Many readers will know her from the spectacular Select Choir she began and took to many state competitions, and for her work as choir master at Libby Middle High School. But, before all of that, the very second year she was in Libby, Braun took It upon herself to resume the long, beloved tradition of the live Christmas sing along, ‘Handel’s Messiah’
“ I resurrected it the second year I came, and there were 30 singers that first year” Braun told the Montanian.
Braun and company have been performing the cherished Christmas tradition every year since, till last year, another consequence of COVID, “It was tough this year,” Braun continued, “Our ensemble is roughly half the size it was in 2019, many of our strongest singers have moved away, and our orchestra is minus the college kids, but we are repeating history with this year’s presentation” she said.
This year’s performance featured a pared down but powerful 12 piece orchestra; featuring Violinists Linda Kintz and Renee Rose, violist Patty Burlingham and Cellist Marcia Lydiaro. Kathy Powers on the clarinet and Brenda Nagode on the alto sax fill in the woodwinds, and Joanne Armstrong on flute, Edwina Smith on trumpet, and Jim stabien (visiting from Hawaii) on the French Horn fill out the brass. Dr Brian Bell, rounds out the group on the Harpsichord, adding a bit of authenticity to the lovely music.
First time participant, and much needed bass voice, Charles Yahring is happy to be part of it. “ I first sang in the Messiah 53 years ago in my high school choir in the winter of 1968” Yahring told the Montanian. “we are doing a lot more sections then I did back then” and he added “ this music is my rejuvenation.”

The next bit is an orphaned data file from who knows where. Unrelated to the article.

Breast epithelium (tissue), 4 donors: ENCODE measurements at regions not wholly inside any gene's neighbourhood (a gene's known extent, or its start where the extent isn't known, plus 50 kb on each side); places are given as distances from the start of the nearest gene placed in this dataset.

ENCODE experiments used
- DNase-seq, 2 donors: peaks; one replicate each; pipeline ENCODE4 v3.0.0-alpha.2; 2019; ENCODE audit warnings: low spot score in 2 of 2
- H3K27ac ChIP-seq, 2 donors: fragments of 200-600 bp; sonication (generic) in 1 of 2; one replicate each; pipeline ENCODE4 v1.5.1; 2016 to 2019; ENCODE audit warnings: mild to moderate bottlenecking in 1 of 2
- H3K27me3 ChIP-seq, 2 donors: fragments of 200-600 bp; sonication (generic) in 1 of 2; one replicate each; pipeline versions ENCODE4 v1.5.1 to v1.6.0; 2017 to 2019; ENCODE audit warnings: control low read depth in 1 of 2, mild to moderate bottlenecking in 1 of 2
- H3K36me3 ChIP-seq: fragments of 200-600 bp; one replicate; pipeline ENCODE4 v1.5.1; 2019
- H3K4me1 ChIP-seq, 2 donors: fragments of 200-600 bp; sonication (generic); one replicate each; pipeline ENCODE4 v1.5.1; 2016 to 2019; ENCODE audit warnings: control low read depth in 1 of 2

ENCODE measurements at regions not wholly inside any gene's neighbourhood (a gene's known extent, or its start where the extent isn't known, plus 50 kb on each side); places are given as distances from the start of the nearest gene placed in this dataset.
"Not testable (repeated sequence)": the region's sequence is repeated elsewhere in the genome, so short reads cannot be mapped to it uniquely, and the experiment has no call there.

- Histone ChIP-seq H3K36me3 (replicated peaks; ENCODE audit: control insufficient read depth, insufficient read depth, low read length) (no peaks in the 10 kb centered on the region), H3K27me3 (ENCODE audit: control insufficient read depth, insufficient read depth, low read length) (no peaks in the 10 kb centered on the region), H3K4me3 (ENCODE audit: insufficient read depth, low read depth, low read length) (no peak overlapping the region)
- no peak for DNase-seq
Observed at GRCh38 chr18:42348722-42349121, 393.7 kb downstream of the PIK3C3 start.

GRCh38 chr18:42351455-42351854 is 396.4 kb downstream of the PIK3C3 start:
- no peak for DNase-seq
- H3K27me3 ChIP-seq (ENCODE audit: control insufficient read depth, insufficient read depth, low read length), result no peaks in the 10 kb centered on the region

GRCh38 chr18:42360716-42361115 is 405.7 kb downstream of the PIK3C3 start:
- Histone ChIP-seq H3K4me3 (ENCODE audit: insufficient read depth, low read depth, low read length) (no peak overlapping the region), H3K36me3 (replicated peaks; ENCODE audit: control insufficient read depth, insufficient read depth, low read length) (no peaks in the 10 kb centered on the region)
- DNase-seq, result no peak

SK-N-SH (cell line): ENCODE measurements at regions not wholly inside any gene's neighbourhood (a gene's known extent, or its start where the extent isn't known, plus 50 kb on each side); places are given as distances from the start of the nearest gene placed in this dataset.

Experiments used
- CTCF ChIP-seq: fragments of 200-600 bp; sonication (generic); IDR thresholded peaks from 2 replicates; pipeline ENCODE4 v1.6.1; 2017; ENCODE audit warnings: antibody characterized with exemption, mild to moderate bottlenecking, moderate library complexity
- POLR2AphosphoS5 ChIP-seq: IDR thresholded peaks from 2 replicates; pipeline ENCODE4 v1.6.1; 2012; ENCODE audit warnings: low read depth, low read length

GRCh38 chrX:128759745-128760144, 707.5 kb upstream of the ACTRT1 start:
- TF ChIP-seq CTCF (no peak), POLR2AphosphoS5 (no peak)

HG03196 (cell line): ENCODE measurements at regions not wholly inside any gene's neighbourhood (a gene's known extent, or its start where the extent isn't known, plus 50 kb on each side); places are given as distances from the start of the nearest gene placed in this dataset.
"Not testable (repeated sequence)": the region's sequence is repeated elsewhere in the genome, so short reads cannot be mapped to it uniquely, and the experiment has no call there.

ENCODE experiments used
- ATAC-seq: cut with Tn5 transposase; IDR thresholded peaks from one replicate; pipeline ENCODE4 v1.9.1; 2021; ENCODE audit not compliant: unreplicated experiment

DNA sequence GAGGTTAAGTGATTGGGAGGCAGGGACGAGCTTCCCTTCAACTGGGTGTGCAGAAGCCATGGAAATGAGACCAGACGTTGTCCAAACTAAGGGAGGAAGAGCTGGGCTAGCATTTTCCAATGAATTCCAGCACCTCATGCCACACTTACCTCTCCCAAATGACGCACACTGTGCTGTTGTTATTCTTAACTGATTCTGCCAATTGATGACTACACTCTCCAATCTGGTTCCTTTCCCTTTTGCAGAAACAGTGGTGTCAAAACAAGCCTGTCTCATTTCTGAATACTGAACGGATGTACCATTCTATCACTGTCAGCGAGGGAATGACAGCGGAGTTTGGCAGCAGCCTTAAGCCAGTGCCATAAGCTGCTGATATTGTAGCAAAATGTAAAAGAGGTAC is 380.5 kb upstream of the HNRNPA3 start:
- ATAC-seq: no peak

Deborah Fry, longtime participant put it this way “For me, this is a reunion of same spirited people, singing praises to God with the beautiful music that Handel wrote over 300 years ago.”
Fry began participating back in the 1990’s when Burt Brewer, former Libby middle school choir teacher was maestro of the tradition. Bass voiced Carl Lynn was also part of the group way back then, and Sandy Kraft joins Amelia Smart and Cynthia Curtis and others as a soloist this year.
“Some people told me they had kind of gotten out the habit of singing” Braun added, “but they are back this year.”
The Messiah sing along was held at the Memorial center last Sunday.
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2022 Memorial Center Kick Of Event, January 8
Memorial Events Center
The Kootenai Heritage Council will be having it’s annual Kick Off Event on Saturday, January 8 at 6 p.m. at the Libby Memorial Events Center.
We are excited to bring back our Preforming Season Series after nearly two years absence. The scheduled performers for this year will be showcased.
Series Season passes will be available for purchase and Karina Hancock’s Dancers will be preforming live on stage.
There will be refreshments and delicious baked goods. Admittance is free so come help us return our preforming arts to the Memorial Center’s stage!
For more information call the Center at 406-293-9643 or email at firstname.lastname@example.org